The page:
My son surprised me by requesting to go to a Broadway show, preferably a musical, on the first night he joined me in the City. My cousin Carrie is my go-to on all things Broadway and the theater. First I looked up what was playing in the New Yorker magazine and what tickets were on sale on TodayTix. I came up with a short list of possible shows that I had not yet seen: The Play That Goes Wrong, War Paint, and Waitress. Carrie had already seen Waitress and wasn’t bowled over. She had friends who said pass on The Play That Goes Wrong. She could get discount tickets to War Paint through her theater union. We were set.
Carrie has a go to before the Theater dinner place that is in the district. We met up at the Hourglass and had a delicious meal at a reasonable price for New York City. The service ws speedy and luckily the cousins Tevis and Carrie and slight enough to share the tiny table with me.
We got to the theater in plenty of time to use the restroom and find our seats on the first level. The Nederlander Theatre on West 41st Street is large enough to be called a Broadway venue and have the musical considered for Tony awards–just big enough.
We didn’t tell Tevis that the plot was about two make-up mavens who defined 20th Century beauty for women. He gave us a hard time about it at intermission and admitted that there was enough fireworks over their business rivalry to make it interesting to all.
Christine Ebersole as Elizabeth Arden has the first big number and her voice is strong and assured. I settled back in my chair knowing that once again the raised bar of Broadway was going to be met. This was confirmed with each subsequent performance and especially Arden’s nemesis Helena Rubenstein played by Patti LuPone.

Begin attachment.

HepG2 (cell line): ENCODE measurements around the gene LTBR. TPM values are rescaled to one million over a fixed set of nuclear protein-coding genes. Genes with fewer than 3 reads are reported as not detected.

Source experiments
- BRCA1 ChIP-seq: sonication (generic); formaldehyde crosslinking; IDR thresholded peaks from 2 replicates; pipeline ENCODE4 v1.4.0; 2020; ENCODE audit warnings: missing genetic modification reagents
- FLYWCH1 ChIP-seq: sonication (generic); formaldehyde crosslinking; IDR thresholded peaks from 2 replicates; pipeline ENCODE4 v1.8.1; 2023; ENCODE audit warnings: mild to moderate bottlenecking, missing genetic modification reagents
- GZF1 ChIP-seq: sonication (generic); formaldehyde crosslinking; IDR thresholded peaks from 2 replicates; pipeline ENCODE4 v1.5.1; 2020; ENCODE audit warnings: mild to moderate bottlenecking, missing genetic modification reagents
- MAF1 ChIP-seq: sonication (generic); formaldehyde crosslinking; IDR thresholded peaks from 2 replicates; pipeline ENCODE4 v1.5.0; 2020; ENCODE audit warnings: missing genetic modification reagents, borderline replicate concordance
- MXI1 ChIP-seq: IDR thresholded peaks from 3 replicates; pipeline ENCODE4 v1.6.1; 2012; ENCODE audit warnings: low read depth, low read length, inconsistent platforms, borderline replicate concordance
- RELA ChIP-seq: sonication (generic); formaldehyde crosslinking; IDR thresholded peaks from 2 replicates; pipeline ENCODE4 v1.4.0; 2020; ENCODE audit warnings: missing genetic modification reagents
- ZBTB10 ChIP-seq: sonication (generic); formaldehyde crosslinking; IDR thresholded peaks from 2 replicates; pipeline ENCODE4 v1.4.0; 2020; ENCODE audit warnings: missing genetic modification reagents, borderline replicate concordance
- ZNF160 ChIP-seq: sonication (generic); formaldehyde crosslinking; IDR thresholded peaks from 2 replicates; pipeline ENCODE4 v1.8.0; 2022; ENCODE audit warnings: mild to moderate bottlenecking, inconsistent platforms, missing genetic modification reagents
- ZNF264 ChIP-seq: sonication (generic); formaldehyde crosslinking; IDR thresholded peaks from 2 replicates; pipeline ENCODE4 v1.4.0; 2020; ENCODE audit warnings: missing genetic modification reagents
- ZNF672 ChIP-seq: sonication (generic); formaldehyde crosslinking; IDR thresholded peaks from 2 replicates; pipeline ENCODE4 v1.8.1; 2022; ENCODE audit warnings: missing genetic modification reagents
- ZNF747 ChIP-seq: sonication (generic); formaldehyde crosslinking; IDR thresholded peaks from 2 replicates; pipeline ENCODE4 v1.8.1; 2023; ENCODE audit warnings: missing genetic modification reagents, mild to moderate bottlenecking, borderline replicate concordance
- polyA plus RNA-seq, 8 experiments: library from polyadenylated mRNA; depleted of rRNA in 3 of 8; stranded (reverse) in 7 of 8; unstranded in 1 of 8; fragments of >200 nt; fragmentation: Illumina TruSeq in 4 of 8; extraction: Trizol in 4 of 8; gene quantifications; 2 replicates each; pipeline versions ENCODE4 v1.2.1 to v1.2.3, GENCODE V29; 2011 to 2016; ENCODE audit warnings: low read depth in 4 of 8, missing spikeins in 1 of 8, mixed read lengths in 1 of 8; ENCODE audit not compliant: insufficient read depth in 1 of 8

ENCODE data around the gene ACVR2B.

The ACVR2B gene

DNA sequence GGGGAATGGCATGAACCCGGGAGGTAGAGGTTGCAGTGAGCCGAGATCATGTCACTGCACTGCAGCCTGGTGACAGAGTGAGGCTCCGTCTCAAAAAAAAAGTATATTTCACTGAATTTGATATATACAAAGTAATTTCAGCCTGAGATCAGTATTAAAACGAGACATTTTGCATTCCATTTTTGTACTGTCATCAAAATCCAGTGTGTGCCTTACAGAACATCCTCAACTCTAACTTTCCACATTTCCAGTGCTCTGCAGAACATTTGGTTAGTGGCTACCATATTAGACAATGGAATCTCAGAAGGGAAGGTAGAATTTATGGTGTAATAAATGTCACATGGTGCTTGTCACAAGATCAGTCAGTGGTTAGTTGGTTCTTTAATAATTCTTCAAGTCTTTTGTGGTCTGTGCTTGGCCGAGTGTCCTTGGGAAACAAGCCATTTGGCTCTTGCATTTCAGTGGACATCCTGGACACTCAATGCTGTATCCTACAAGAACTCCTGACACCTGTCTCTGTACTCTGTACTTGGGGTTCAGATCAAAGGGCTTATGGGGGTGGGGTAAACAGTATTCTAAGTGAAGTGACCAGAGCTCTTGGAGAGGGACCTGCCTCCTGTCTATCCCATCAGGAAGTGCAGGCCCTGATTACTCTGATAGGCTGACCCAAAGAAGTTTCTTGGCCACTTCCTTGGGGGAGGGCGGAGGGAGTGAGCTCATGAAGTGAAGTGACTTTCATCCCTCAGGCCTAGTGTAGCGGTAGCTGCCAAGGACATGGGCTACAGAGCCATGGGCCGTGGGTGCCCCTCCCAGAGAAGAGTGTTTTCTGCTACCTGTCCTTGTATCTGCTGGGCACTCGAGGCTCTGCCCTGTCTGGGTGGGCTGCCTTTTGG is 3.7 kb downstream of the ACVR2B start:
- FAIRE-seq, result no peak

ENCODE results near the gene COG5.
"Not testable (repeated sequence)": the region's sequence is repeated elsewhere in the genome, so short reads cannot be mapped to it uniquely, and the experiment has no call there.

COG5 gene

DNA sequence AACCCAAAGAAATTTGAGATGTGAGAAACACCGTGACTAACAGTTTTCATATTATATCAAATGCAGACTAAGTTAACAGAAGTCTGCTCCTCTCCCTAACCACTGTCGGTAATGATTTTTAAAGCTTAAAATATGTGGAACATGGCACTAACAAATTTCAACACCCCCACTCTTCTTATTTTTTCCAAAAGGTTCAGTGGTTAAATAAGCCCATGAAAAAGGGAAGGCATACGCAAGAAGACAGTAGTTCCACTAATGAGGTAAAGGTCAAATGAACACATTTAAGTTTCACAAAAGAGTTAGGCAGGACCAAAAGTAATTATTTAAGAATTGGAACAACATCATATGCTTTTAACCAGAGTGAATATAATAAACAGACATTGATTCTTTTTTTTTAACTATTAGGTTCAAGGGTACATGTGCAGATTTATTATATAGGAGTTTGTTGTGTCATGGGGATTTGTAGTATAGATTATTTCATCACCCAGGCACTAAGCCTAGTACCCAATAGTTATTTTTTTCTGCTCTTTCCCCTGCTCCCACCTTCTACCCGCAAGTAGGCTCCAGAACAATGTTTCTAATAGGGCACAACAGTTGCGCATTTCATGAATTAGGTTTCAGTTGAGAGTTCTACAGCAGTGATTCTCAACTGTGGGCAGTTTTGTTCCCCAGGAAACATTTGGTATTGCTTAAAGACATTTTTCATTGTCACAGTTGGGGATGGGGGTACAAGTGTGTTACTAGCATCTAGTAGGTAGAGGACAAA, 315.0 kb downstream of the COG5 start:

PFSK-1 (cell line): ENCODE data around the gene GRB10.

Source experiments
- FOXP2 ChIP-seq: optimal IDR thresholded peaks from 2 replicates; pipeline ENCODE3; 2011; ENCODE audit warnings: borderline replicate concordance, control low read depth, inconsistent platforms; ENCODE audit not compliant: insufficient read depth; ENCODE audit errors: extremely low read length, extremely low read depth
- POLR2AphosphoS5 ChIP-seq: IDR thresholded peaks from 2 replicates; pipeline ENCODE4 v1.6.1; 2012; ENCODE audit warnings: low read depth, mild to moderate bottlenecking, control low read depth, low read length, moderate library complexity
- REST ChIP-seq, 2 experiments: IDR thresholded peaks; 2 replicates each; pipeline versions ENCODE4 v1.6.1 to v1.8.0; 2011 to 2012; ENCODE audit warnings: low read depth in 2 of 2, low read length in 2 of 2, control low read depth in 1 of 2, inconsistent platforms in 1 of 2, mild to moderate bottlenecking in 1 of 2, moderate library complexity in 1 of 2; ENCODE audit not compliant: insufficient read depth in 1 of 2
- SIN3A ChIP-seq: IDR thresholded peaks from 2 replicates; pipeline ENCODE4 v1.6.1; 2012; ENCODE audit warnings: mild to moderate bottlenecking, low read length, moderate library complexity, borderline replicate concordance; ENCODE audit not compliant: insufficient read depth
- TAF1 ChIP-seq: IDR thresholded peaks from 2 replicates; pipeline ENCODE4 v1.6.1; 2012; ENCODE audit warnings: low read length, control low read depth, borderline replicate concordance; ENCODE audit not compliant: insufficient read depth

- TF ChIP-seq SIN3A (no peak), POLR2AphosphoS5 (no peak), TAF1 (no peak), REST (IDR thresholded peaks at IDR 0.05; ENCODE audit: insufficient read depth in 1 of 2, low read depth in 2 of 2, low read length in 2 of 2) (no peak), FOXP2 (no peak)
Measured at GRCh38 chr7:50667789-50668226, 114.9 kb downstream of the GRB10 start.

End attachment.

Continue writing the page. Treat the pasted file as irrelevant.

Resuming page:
Ironically, at my age you’d think I’d know the dangers of placing beauty above comfort. Alas I wore new shoes rather than ones that might clash with my outfit and paid the price. After walking to dinner and the theater from our hotel on 50th and Lexington I was in some pain. We took a cab back to the hotel. The rest of the trip I was reminded of the lessons I took away from War Paint: don’t accept unquestioningly society’s idea of beauty–look with your own eyes; don’t fall for marketing gimmicks that get you to pay three times more for “horse liniment” because it’s in a pretty package; and make peace with aging and change because it happens to everyone. And don’t wear uncomfortable clothing just to look good.
One Reply to “Night Out on Broadway: War Paint”
I had no idea what War Paint was about. I would go to see Waitress as I loved the movie and story, and local (Eureka) girl, Sara Bareilles, did the music. She also played in it for a short run. Nice shoes!